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Successful Appeal for Father Stopping Mother’s Kenya Holiday with Daughter

Monday, 28 October 2013

A father has won an appeal against an order giving permission to his ex-wife to take their daughter to Kenya on a holiday.

The ruling indicates that courts will err on the side of caution where there is any risk of abduction.

Background to Re: R (A Child) 2013

The couple were born and married in East Africa and they moved to England after their daughter's birth in 2001. In 2009 the couple divorced and the father applied for a residence and a prohibited steps order aiming to prevent his ex spouse from removing their daughter from England. He was granted a contact order while the residence of the child was granted to the mother.

In 2010 the father made another application for a residence order and a prohibited steps order, according to which a parent should have the express agreement of the other parent or the court’s permission to take the child away from the jurisdiction. The mother, in turn, sought a Section 91 (14) Order under the Children Act 1989.

The mother subsequently made a number of applications regarding taking her child to Kenya for holidays; one of which was successful. The judge gave permission to her as he came to the conclusion that there was no danger of her not returning to England with the child. His decision was mostly based on the mother's statement that she enjoyed the benefits and life in London. However, he imposed certain conditions, specifically, the signing of a notarized agreement with the court and deposit of both passports at the High Commission in Nairobi.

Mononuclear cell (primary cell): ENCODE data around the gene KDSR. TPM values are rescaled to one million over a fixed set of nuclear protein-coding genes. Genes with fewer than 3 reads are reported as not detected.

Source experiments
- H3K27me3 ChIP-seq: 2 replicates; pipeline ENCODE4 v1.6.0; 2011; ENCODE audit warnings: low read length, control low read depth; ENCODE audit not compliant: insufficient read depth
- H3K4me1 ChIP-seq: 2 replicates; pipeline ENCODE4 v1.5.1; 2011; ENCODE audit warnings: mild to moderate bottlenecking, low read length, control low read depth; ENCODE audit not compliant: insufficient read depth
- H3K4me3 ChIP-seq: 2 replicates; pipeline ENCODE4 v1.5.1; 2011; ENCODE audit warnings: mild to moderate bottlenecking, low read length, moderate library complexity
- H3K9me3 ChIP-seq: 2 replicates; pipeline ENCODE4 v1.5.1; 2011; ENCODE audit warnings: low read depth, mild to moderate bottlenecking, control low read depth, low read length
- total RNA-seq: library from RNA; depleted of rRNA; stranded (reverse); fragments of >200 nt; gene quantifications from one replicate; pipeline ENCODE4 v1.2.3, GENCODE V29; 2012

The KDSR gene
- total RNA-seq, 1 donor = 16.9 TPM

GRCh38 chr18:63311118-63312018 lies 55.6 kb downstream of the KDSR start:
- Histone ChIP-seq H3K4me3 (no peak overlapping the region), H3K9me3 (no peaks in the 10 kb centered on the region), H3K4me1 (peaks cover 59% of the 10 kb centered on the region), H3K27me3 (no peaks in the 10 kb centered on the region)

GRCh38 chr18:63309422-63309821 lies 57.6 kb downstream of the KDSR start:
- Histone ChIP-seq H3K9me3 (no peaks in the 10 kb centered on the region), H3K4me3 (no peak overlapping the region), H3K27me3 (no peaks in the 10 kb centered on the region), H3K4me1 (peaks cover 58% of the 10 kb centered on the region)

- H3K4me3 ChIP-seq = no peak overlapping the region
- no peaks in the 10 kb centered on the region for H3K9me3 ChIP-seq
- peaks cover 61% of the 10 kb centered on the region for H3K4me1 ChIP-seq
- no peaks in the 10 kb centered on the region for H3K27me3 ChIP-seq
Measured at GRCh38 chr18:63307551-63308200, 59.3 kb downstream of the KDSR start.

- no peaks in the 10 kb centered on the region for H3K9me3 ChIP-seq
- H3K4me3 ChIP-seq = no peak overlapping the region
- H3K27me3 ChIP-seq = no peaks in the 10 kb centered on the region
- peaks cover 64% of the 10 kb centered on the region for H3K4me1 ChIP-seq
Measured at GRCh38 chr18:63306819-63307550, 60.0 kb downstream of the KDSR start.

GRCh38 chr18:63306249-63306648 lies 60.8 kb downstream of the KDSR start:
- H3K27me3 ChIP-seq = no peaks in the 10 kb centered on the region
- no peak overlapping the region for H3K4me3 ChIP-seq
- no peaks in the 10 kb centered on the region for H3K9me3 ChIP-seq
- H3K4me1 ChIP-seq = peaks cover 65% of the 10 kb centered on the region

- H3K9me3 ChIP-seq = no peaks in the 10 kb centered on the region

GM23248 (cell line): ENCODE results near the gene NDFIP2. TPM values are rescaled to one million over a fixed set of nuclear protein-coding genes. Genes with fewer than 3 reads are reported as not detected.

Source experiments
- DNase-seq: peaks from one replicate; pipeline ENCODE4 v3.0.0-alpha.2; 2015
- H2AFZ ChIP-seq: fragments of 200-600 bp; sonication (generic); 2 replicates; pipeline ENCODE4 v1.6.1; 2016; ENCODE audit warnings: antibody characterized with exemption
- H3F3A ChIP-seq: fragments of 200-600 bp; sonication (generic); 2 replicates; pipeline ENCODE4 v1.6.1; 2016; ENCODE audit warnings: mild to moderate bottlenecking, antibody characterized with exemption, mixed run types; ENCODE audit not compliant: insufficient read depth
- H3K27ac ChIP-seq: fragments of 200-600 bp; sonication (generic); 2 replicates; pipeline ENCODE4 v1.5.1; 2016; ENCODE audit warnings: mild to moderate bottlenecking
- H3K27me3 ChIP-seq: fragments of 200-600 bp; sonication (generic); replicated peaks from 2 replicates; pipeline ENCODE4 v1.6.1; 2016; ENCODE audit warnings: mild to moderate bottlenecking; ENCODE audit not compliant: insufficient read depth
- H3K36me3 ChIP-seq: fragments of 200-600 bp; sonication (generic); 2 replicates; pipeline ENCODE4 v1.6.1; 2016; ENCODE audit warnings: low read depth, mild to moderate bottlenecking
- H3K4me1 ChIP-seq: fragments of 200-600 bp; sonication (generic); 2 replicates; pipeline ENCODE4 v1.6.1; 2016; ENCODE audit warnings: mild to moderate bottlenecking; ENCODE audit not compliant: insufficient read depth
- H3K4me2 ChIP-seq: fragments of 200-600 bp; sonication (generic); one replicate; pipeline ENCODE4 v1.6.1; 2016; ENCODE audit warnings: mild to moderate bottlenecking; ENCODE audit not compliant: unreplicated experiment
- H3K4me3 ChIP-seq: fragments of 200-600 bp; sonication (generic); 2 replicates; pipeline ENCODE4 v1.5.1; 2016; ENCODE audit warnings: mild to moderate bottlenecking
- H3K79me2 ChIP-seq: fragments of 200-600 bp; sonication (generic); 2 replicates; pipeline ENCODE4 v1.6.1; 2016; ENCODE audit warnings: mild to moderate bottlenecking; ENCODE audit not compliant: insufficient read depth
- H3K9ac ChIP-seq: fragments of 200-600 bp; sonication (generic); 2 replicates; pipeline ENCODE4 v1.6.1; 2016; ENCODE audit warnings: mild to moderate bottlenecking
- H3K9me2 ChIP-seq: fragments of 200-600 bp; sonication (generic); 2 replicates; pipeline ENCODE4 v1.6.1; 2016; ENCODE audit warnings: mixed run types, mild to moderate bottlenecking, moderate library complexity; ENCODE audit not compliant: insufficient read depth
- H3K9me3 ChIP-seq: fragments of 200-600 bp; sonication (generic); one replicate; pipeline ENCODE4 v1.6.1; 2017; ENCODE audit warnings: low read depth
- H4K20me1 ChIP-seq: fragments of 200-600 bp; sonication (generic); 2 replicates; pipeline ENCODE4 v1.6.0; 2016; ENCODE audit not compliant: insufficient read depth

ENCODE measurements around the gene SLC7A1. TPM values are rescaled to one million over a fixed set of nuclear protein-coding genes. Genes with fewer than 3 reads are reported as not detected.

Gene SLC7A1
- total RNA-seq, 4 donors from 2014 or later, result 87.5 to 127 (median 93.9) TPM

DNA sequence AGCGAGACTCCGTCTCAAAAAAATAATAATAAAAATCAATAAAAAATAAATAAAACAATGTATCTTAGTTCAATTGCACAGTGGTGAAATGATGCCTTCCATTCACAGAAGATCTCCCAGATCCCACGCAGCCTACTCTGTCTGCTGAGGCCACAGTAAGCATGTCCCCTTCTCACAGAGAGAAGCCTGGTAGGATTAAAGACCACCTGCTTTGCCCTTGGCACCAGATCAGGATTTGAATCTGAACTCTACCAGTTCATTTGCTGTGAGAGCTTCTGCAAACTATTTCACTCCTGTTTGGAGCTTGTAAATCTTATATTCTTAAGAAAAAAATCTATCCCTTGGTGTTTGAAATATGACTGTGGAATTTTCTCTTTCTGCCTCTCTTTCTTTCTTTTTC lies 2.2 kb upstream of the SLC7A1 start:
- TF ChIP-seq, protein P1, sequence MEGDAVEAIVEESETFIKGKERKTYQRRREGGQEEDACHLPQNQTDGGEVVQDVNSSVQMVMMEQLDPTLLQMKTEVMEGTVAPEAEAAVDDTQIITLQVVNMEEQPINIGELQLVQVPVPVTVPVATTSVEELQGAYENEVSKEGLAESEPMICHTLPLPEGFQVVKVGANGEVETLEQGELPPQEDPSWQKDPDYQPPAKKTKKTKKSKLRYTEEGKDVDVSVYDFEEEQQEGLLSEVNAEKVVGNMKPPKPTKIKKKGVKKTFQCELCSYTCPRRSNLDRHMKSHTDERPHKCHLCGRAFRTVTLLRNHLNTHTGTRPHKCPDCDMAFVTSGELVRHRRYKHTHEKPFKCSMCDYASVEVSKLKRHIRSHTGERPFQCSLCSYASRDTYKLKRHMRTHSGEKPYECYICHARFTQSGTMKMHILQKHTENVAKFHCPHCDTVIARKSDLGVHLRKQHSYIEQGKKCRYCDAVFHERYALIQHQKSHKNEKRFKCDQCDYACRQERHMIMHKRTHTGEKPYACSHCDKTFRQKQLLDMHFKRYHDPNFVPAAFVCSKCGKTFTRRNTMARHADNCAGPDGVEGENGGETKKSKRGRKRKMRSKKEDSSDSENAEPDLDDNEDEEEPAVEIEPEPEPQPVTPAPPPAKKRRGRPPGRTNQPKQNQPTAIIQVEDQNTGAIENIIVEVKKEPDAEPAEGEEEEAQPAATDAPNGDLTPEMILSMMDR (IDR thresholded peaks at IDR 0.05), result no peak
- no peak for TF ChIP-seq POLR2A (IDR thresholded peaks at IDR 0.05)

Risk of Abduction to Non-convention Country

The father successfully appealed the order on the grounds that there was always a risk of abduction and the non-return of the child to England would be detrimental to the child. Furthermore, there were no guarantees that he could initiate proceedings in the courts of Kenya, since it is not a party to the 1980 Hague Convention. Therefore, there were no safeguards for securing his daughter's return from Kenya.

In addition, it was argued that the lower judge's decision to allow the mother to take the daughter to Kenya on the basis of the conditions he put in place relied on insufficient evidence solely provided by the mother and was made without proper investigation or expert evidence confirming that they would be effective.

Basis of the Court of Appeal Decision

The court held that three elements must be considered for an order to be made allowing the temporary removal of a child to a non convention country: a) the magnitude of the risk of breach of the order if permission is given; b) the magnitude of the consequence of breach if it occurs; and c) the level of security that may be achieved by building in to the arrangements all of the available safeguards.

The Court of Appeal annulled the order of the lower court on the basis that this analysis into the risks and proposed safeguards was not properly conducted. In making its decision it confirmed that the overriding consideration for the court was the best interests of the child.

If you are affected by any of the issues raised in this case please a member of the Family Law Department by telephone on 0207 611 4848.

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